Writing Mantra: Sit, Walk, Write
Looking for the true secret to writing rich, compelling, poetry and prose? Here it is: There is none. And that, as Natalie Goldberg sees it, is the whole point.
In her introduction to The True Secret of Writing: Connecting Life with Writing, Goldberg makes clear that she has no interest in “creating an easy American hit.” On that count, she succeeds: her latest book is far from a catalogue of quick fixes and surefire formulas.
This is not a how-to manual.
Rather, it is a distillation of anecdotes from Goldberg’s experience leading Zen-inspired writing and life workshops for more than a decade.
Unfortunately, Goldberg’s back-to-the-basics approach offers little usable guidance for aspiring writers. A central component of the workshops is their group format; students spend much of the retreat in silence, but it is a communal silence.
The book rarely outlines ways for translating sketches of the workshops into an everyday, individual writing practice.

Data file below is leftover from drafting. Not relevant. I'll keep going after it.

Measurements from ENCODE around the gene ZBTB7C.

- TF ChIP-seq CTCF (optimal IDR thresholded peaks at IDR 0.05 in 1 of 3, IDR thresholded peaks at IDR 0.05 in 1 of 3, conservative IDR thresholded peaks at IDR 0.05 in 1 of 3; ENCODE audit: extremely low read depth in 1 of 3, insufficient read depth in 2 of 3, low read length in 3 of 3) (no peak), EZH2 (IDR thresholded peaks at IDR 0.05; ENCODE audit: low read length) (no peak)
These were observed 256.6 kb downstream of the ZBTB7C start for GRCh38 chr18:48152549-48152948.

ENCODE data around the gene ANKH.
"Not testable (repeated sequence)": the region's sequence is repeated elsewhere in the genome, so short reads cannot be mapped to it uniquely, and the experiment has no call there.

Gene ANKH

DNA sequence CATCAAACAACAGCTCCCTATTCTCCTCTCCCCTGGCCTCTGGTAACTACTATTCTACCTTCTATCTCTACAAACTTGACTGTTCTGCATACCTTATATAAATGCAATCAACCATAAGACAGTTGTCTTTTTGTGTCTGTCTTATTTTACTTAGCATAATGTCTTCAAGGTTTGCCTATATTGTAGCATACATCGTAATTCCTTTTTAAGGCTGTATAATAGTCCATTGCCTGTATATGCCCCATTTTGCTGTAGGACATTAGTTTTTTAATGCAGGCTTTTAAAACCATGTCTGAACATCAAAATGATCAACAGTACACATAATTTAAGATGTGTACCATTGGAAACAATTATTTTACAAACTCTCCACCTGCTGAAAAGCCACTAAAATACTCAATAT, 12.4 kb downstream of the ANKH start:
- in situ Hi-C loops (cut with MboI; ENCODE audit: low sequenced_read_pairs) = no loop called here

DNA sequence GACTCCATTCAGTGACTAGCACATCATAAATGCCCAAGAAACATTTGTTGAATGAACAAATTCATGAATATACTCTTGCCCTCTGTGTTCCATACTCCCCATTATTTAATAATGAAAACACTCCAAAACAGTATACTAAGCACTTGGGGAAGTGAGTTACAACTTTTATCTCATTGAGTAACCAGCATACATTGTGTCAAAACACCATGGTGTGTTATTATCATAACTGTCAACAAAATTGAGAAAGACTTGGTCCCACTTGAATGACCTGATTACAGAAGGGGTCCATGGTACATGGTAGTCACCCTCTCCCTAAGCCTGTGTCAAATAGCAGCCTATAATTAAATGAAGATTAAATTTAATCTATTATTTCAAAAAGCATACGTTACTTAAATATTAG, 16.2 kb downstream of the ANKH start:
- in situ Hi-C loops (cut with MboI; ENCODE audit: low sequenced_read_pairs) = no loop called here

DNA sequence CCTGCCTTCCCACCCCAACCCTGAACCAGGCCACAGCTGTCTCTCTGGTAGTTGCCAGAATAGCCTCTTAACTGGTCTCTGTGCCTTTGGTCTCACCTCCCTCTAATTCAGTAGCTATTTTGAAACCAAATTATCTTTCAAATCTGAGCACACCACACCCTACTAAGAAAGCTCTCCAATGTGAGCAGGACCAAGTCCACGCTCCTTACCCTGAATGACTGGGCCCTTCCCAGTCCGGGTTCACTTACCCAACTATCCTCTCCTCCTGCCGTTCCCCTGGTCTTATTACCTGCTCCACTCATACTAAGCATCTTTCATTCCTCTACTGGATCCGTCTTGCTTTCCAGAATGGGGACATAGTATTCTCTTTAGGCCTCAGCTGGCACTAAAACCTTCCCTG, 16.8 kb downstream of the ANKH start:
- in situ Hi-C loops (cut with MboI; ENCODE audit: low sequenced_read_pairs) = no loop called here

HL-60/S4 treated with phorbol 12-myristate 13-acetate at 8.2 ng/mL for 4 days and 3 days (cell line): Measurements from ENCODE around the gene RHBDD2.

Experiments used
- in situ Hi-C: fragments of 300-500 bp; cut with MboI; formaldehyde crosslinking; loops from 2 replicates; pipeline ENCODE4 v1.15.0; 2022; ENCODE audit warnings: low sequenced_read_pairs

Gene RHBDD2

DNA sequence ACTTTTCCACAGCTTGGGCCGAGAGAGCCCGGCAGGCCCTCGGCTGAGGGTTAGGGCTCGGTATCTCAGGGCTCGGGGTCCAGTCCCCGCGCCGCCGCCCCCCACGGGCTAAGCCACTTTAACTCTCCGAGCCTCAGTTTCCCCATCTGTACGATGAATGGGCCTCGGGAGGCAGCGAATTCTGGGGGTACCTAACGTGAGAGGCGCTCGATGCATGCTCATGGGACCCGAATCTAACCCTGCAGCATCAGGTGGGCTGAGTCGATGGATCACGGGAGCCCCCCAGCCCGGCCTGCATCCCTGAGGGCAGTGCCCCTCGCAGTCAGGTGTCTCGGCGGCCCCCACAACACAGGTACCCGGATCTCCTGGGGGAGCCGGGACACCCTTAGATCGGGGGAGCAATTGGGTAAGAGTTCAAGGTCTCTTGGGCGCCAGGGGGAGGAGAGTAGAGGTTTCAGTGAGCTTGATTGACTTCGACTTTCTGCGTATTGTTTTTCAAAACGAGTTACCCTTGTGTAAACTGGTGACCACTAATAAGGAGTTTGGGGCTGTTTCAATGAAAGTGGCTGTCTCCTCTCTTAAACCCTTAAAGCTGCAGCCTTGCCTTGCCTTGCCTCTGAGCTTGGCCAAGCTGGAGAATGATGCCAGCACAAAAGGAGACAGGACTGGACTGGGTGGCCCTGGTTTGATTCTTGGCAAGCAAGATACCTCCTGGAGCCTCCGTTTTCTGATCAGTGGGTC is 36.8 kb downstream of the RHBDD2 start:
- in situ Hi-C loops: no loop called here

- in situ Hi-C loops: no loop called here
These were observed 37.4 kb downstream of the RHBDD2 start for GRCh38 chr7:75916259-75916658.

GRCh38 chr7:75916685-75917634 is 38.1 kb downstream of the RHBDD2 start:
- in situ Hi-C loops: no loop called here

The closest Goldberg comes to giving practical, nuts and bolts advice is in her deceptively simple mantra: sit, walk, write. This, she says, is as near to a “true secret” of writing as one can get: simply write.
Sit still, meditate, walk slowly, put pen to paper.
While such an intuitive slant is appealing—something of an artistic analogue to the slow food movement—practical-minded readers may find that the book offers too much what and not enough how.
Reading The True Secret was like cherishing each slow, measured sip of tea: pleasurable and soothing in its own right, but unlikely to stoke the fires of inspiration. Goldberg’s text is one that must be appreciated as an end in itself, rather than a means to reaching another goal.
Note: elephantjournal.com received The True Secret of Writing: Connecting Life with Language for free, in return for a guarantee that we would review said offering. That said, we say what we want—good and bad, happy and sad.
Margret Ann Crone is a pint-sized Viking bred on the black-sanded beaches of southern Iceland. Nowadays you can spot her writing, saluting the sun, and teaching in NYC.
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